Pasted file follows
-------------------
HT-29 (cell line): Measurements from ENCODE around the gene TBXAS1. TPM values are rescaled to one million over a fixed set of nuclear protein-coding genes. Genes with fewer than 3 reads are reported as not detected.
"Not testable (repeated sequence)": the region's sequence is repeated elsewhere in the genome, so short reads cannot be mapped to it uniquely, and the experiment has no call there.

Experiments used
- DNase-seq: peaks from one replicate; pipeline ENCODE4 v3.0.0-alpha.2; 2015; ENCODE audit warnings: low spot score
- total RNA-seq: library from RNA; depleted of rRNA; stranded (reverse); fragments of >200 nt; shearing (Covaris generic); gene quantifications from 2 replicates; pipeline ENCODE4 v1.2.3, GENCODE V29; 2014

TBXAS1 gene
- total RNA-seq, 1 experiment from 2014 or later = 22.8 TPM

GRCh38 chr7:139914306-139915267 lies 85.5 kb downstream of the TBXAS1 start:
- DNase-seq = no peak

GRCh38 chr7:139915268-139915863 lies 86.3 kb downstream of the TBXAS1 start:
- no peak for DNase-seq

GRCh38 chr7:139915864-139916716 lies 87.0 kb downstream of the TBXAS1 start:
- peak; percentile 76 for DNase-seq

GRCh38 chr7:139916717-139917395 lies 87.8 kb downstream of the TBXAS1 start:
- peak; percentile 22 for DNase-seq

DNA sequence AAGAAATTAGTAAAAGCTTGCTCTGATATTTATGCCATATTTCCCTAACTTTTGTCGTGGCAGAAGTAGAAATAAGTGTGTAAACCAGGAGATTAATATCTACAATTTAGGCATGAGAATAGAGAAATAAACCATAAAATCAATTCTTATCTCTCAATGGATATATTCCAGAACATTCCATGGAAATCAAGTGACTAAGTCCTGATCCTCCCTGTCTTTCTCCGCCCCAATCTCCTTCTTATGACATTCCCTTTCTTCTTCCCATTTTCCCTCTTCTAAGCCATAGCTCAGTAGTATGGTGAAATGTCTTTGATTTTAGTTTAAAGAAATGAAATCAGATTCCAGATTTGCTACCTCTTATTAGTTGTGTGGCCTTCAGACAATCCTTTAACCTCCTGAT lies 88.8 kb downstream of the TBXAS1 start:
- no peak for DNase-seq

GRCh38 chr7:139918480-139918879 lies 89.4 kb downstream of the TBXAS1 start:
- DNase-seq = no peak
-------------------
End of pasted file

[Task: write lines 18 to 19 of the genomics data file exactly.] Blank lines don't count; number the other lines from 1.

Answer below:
GRCh38 chr7:139918480-139918879 lies 89.4 kb downstream of the TBXAS1 start:
- DNase-seq = no peak